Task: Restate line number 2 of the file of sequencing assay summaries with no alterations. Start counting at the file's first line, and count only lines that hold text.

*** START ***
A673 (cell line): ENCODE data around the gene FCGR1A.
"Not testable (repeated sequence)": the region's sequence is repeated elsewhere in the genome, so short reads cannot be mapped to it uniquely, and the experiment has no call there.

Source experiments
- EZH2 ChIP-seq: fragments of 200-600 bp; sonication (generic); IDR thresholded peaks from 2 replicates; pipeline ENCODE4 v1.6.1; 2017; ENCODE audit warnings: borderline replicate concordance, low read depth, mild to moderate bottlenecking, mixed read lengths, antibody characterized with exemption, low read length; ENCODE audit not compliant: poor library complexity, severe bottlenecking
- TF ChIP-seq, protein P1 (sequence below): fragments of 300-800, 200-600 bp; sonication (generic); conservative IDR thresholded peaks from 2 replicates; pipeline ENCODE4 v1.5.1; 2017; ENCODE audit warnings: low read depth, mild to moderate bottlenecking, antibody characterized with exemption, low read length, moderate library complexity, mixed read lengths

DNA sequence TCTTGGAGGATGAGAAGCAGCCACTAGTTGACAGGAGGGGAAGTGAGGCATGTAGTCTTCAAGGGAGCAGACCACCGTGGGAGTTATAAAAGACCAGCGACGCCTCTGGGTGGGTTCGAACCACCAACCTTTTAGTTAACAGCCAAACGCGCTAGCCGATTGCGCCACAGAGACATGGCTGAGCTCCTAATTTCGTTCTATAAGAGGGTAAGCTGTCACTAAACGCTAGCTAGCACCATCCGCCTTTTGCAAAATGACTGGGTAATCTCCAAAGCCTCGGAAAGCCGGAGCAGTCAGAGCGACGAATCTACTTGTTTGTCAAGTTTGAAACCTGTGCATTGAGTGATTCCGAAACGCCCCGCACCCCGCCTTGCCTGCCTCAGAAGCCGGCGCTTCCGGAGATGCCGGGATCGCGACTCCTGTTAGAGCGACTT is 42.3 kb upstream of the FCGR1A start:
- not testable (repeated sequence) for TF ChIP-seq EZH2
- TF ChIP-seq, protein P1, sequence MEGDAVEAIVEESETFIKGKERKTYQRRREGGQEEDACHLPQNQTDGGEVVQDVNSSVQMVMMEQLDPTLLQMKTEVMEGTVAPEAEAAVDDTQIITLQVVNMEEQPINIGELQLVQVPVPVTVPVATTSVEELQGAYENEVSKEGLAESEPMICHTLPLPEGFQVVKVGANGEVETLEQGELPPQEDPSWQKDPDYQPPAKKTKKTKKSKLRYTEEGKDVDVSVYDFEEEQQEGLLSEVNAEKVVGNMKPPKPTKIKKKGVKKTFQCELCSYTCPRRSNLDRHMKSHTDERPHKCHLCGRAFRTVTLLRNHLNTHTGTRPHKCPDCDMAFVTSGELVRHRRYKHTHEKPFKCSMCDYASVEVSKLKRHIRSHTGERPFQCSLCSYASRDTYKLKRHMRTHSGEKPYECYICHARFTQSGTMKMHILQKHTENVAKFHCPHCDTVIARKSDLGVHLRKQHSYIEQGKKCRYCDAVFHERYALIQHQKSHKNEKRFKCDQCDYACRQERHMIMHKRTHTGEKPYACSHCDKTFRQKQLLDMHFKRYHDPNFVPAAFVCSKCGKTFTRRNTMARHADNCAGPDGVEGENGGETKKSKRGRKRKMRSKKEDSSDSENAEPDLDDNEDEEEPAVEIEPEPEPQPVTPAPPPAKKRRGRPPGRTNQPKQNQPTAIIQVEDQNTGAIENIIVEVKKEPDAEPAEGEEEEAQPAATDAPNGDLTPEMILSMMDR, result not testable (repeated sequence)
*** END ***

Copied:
"Not testable (repeated sequence)": the region's sequence is repeated elsewhere in the genome, so short reads cannot be mapped to it uniquely, and the experiment has no call there.